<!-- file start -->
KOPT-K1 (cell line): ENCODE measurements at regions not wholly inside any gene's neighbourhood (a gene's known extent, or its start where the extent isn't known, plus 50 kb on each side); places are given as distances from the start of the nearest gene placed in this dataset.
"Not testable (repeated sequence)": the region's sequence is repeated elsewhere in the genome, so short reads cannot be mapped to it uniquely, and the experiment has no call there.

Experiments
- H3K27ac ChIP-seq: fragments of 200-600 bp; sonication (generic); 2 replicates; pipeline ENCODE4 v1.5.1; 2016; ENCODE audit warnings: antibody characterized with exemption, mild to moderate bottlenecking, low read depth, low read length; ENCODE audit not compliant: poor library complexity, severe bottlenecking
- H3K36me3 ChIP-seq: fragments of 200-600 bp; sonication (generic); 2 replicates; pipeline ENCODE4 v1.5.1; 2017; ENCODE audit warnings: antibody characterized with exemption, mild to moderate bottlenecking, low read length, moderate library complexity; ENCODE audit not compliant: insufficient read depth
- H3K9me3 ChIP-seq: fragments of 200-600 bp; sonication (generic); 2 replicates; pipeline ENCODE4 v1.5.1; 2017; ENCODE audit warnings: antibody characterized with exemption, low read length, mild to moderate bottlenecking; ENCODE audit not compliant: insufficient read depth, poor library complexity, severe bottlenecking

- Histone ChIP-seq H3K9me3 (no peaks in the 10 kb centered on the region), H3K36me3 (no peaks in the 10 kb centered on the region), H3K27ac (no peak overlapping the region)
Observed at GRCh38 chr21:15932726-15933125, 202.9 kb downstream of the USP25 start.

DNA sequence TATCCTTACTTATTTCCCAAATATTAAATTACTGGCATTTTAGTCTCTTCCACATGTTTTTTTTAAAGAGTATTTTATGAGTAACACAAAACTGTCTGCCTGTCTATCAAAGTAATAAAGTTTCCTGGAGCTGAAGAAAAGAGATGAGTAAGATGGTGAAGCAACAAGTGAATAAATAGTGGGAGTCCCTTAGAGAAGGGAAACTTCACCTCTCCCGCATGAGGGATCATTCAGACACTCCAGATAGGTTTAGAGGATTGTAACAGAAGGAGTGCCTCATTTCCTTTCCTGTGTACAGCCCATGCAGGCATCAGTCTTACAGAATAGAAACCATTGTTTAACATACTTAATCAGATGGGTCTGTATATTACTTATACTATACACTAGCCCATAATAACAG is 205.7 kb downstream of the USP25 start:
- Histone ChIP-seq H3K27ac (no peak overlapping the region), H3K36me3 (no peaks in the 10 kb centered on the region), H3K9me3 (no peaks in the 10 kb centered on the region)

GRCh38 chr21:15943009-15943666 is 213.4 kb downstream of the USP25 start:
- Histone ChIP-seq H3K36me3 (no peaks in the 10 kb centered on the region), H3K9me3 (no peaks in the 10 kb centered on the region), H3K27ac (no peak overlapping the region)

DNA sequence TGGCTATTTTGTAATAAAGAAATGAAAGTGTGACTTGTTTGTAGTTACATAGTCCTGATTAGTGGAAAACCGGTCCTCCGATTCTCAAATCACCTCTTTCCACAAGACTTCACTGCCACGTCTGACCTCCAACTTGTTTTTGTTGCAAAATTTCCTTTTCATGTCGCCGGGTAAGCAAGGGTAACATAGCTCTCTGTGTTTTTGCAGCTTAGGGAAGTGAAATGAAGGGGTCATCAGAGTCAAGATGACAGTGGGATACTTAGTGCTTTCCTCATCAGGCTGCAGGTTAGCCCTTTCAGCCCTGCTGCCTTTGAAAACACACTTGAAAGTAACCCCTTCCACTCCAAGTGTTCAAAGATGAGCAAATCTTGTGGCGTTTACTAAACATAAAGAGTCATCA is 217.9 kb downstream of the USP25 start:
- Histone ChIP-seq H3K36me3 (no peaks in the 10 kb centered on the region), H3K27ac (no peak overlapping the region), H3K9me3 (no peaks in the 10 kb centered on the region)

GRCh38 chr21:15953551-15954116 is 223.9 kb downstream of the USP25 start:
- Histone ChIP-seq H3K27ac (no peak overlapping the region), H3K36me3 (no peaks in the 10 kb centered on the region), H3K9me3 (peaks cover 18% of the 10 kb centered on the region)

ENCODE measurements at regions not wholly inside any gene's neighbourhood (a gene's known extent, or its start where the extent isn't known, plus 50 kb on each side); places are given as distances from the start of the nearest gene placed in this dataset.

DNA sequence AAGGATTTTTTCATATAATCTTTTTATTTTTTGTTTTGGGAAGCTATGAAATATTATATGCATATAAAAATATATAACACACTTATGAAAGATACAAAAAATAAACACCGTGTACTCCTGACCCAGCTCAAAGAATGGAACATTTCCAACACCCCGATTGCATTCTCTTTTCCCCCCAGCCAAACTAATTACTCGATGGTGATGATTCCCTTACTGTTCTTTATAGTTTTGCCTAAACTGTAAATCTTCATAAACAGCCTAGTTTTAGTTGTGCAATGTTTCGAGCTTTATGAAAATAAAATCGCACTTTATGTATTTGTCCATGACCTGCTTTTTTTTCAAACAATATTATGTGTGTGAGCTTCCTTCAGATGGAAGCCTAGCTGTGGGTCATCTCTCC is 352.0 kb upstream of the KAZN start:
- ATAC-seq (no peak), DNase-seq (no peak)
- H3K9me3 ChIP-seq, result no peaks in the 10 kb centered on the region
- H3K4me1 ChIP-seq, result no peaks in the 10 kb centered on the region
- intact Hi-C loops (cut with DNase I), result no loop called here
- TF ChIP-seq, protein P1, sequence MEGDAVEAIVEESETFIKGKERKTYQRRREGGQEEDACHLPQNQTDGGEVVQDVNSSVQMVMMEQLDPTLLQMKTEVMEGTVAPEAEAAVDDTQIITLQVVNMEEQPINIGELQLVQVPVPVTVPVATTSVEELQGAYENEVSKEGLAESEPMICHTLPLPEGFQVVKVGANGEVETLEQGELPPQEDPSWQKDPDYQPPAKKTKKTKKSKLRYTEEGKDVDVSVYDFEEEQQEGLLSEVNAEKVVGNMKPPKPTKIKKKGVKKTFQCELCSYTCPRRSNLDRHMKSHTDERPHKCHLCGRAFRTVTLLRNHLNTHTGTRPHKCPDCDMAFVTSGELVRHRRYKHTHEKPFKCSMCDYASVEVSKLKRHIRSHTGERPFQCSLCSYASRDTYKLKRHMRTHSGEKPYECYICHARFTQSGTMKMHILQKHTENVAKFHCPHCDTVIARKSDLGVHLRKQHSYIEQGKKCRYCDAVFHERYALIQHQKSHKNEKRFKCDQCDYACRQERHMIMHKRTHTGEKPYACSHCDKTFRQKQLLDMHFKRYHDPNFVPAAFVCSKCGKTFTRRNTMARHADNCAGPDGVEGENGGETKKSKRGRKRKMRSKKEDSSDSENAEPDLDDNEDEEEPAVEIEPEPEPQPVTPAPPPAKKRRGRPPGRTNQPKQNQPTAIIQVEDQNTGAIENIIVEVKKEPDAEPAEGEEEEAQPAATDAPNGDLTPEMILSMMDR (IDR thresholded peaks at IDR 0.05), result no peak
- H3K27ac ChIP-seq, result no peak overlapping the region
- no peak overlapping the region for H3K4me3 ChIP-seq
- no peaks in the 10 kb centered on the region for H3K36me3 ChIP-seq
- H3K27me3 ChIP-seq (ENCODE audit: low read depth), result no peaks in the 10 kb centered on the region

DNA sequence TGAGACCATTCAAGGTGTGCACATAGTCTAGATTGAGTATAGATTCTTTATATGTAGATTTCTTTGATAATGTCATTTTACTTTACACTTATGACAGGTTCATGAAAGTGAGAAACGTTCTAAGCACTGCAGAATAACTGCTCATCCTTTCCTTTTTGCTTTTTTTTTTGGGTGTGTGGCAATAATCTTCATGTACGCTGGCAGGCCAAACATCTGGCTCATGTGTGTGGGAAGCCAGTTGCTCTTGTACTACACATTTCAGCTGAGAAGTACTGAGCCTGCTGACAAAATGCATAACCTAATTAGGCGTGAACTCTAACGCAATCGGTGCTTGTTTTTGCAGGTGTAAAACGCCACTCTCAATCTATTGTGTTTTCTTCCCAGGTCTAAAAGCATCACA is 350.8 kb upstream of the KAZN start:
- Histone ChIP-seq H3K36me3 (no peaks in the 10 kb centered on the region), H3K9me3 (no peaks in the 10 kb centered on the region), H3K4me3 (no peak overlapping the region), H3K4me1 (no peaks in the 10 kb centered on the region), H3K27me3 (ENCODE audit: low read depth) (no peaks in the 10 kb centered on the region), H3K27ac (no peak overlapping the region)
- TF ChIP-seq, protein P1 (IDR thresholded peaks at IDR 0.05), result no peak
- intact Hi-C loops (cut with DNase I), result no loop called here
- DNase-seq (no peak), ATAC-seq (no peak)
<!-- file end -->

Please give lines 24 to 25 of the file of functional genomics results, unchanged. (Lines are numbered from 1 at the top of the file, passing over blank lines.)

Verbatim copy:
- H3K27ac ChIP-seq, result no peak overlapping the region
- no peak overlapping the region for H3K4me3 ChIP-seq